Operational Research.Doc

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Application of mathematical (quantitative) techniques to decision making. In OR, a problem is first clearly defined and represented (modeled) as a set of mathematical equations. It is then subjected to rigorous computer analysis to yield a solution (or a better solution) which is tested and re-tested against real-life situations until an optimum solution is found. OR applies different approaches to different types of problems: dynamic programming, linear programming, and critical path method are used in handling complex information in allocation of resources, inventory control, and in determining economic reorder quantity; forecasting and simulation techniques such as Monte Carlo method are used in situations of high uncertainty such as market trends, next period's sales revenue, and traffic patterns. Also called decision science, management science, or operational research. Operational research, also known as operations research, is an interdisciplinary branch of applied mathematics and formal science that uses advanced analytical methods such as mathematical modeling, statistical analysis, and mathematical optimization to arrive at optimal or near-optimal solutions to complex decision-making problems. It is often concerned with determining the maximum (of profit, performance, or yield) or minimum (of loss, risk, or cost) of some real-world objective. Originating in military efforts before World War II, its techniques have grown to concern problems in a variety of industries.[1]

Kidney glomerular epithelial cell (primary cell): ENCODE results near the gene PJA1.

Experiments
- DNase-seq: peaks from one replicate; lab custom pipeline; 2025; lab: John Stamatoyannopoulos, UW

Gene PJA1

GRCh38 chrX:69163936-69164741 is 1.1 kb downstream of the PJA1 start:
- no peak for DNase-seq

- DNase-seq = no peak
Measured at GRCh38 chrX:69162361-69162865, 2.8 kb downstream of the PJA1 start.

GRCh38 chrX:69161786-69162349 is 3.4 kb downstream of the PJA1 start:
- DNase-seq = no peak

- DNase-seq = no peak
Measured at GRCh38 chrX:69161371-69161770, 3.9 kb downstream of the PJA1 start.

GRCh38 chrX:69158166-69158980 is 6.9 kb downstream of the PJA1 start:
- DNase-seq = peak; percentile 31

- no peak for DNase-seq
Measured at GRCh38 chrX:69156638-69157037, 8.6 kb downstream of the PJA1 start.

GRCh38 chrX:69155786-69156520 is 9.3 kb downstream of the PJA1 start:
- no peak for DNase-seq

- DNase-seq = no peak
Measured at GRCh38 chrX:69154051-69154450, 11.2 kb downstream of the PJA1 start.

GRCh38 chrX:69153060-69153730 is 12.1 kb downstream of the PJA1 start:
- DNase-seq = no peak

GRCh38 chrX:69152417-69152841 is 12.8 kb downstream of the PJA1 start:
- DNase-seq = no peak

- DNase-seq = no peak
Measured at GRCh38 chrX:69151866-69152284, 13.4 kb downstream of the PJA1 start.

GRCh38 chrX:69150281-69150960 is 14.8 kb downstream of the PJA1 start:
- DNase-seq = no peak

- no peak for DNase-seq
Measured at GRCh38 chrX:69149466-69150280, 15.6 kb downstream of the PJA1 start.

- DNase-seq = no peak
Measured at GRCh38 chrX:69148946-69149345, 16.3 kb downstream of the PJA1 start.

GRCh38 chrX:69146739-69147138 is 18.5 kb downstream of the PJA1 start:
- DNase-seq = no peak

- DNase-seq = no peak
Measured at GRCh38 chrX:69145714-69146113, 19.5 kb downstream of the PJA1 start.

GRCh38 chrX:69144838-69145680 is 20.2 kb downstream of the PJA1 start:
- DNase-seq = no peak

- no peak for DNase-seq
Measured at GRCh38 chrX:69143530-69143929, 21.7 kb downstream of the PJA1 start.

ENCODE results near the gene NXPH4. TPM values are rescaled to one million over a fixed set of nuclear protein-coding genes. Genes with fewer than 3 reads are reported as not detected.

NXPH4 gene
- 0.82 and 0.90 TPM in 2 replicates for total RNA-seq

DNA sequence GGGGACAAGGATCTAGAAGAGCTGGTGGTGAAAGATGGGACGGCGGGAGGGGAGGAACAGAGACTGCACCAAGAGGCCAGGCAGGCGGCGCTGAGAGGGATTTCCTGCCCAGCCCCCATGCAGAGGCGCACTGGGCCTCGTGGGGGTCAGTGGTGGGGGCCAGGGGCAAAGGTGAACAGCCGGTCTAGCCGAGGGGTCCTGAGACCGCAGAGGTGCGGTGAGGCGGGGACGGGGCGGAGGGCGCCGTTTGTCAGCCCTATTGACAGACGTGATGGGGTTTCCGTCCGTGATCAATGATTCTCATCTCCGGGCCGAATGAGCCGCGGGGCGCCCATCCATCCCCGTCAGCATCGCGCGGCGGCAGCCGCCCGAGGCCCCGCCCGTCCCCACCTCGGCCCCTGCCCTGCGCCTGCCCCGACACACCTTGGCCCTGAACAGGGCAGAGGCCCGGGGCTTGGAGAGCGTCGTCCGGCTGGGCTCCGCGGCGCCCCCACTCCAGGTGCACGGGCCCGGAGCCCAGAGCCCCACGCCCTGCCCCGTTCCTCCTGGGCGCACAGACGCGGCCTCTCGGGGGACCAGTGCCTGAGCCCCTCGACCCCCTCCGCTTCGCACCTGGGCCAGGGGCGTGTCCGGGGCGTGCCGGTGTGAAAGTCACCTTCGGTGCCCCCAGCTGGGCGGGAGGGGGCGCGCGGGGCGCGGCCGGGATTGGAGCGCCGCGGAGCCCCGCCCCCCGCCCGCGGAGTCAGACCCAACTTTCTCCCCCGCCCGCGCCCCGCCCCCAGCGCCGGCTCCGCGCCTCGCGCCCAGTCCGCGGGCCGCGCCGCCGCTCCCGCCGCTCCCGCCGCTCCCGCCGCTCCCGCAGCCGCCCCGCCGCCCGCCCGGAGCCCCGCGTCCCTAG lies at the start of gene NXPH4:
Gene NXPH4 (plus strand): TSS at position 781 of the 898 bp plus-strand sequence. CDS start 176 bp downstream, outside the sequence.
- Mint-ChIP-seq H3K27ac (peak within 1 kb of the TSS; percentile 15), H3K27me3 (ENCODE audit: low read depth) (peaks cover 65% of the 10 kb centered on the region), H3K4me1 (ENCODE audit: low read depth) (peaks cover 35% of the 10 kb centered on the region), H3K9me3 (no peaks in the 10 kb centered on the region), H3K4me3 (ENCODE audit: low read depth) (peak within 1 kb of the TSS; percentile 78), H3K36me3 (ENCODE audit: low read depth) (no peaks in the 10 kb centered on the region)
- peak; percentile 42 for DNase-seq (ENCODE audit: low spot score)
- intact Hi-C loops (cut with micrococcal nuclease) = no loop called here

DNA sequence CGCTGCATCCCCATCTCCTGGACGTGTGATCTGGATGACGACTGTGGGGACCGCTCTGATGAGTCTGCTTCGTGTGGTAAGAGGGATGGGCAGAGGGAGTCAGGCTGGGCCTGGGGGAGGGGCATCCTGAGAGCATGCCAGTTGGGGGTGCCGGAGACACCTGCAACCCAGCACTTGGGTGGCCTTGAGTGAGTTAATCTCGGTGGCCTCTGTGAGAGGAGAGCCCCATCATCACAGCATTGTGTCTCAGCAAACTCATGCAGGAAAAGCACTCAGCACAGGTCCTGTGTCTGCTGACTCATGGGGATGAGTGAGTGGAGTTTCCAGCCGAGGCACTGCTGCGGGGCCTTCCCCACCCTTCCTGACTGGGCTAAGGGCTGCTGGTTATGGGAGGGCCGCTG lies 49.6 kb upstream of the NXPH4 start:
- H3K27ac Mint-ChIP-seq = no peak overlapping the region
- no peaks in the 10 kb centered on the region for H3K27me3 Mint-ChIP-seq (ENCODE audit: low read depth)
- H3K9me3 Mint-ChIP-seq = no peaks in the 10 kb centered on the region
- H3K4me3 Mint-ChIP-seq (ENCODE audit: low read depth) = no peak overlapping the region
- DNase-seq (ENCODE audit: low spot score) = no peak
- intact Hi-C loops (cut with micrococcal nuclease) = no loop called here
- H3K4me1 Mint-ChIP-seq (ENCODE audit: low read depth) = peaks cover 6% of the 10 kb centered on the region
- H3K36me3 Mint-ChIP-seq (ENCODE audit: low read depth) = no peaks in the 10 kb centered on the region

|Contents | |[hide] | |1 Overview | |2 History | |2.1 Historical origins | |2.2 Second World War | |2.3 After World War II | |3 Problems addressed with operational research | |4 Management science | |4.1 Techniques | |4.2 Applications of management science | |5 Societies and journals | |6 See also | |7 Notes | |8 References | |9 Further reading | |10 External links |

[pic][edit] Overview

Operational research encompasses a wide range of problem-solving techniques and methods applied in the pursuit of improved decision-making and efficiency.[2] Some of the tools used by operational researchers are statistics, optimization, probability theory, queuing theory, game theory, graph theory, decision analysis, mathematical modeling and simulation. Because of the computational nature of these fields, OR also has strong ties to computer science. Operational researchers faced with a new problem must determine which of these techniques are most appropriate given the nature of the system, the goals for improvement, and constraints on time and computing power. Work in operational research and management science may be characterized as one of three categories:[3] • Fundamental or foundational work takes place in three mathematical disciplines: probability, optimization, and dynamical systems theory. • Modeling work is concerned with the construction of models, analyzing them mathematically, implementing them on...
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